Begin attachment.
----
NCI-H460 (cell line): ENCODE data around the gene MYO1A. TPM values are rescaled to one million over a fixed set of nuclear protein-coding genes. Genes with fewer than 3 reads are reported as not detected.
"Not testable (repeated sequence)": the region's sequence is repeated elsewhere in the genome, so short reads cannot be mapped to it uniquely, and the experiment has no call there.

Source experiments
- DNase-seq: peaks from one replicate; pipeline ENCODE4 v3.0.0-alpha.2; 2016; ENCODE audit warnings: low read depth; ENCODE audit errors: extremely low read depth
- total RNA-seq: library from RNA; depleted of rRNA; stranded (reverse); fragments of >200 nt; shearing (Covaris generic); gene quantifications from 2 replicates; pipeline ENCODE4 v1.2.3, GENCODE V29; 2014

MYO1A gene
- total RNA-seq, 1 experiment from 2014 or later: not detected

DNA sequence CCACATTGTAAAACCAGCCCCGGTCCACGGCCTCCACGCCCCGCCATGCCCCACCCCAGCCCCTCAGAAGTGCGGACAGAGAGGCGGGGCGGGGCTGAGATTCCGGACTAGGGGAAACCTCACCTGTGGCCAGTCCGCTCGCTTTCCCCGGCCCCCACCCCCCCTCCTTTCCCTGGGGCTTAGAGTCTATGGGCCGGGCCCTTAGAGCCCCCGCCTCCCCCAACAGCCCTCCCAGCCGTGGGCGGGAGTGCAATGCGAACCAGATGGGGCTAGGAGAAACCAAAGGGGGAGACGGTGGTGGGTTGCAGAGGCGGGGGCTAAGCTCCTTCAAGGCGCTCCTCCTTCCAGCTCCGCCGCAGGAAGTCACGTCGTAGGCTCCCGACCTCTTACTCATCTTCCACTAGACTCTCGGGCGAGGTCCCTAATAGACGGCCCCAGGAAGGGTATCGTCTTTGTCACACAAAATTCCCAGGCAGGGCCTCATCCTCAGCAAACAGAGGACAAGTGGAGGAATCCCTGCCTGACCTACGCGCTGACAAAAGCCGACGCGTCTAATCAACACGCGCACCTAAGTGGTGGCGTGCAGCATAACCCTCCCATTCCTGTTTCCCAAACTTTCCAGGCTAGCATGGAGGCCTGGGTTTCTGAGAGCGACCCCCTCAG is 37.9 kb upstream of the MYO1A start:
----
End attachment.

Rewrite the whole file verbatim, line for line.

NCI-H460 (cell line): ENCODE data around the gene MYO1A. TPM values are rescaled to one million over a fixed set of nuclear protein-coding genes. Genes with fewer than 3 reads are reported as not detected.
"Not testable (repeated sequence)": the region's sequence is repeated elsewhere in the genome, so short reads cannot be mapped to it uniquely, and the experiment has no call there.

Source experiments
- DNase-seq: peaks from one replicate; pipeline ENCODE4 v3.0.0-alpha.2; 2016; ENCODE audit warnings: low read depth; ENCODE audit errors: extremely low read depth
- total RNA-seq: library from RNA; depleted of rRNA; stranded (reverse); fragments of >200 nt; shearing (Covaris generic); gene quantifications from 2 replicates; pipeline ENCODE4 v1.2.3, GENCODE V29; 2014

MYO1A gene
- total RNA-seq, 1 experiment from 2014 or later: not detected

DNA sequence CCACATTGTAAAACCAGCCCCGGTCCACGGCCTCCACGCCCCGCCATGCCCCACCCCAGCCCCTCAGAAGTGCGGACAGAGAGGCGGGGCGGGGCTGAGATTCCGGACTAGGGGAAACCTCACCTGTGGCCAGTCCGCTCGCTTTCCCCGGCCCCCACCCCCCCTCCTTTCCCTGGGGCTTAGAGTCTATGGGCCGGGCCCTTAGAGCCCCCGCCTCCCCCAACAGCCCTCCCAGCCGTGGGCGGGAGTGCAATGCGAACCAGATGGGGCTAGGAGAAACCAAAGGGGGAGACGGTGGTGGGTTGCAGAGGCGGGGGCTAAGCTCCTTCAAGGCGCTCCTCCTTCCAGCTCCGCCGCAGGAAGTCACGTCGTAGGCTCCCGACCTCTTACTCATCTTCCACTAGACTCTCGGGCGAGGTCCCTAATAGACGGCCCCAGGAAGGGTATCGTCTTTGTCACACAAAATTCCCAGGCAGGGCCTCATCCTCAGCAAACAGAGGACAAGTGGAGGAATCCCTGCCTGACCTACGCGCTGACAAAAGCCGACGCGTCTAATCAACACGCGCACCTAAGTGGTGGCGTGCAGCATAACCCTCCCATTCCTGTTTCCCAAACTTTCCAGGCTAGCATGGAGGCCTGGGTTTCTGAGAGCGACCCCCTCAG is 37.9 kb upstream of the MYO1A start: